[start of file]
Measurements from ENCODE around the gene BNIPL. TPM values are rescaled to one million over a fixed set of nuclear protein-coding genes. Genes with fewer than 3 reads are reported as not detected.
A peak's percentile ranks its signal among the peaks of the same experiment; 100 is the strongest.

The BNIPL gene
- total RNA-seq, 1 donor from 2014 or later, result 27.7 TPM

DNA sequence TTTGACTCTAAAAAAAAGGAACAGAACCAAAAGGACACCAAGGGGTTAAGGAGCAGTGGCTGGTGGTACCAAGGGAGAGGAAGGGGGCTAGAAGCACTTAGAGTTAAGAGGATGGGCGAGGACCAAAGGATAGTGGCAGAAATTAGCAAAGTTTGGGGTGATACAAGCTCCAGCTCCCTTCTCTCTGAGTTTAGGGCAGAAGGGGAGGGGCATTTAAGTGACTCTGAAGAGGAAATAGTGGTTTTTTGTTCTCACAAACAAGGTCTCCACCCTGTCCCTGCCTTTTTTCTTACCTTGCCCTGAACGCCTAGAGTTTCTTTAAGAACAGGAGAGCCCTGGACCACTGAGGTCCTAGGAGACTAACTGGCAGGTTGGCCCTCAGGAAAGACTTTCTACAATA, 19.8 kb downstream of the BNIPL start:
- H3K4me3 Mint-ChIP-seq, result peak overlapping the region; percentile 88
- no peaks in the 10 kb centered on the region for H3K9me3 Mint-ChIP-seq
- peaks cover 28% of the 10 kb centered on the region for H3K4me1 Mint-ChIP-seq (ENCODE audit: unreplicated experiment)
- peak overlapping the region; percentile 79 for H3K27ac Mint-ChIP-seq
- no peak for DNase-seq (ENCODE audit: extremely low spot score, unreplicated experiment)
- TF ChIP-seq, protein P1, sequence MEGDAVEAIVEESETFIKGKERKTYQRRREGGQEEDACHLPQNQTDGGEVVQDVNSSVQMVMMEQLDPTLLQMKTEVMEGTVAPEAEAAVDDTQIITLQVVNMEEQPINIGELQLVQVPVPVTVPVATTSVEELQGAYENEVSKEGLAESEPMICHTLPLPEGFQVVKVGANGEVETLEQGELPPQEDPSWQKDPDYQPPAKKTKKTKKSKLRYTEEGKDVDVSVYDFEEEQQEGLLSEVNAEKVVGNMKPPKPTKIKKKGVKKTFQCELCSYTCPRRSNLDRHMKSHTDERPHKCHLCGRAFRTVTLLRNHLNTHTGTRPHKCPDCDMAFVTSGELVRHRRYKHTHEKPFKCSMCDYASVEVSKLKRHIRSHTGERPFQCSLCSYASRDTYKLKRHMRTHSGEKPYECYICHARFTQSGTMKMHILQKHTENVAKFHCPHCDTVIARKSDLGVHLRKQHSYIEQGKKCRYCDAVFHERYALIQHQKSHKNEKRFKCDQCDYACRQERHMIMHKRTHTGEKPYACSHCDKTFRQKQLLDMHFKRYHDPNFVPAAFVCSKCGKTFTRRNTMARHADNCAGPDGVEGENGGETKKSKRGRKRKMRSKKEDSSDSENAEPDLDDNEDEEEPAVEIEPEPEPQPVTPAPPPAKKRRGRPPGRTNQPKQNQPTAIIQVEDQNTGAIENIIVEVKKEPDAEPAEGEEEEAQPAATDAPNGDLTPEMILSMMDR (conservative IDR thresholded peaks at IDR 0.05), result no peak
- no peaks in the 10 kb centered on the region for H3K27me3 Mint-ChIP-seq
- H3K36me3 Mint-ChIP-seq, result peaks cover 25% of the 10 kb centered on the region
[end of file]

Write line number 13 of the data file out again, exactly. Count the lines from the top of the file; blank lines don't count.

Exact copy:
- H3K36me3 Mint-ChIP-seq, result peaks cover 25% of the 10 kb centered on the region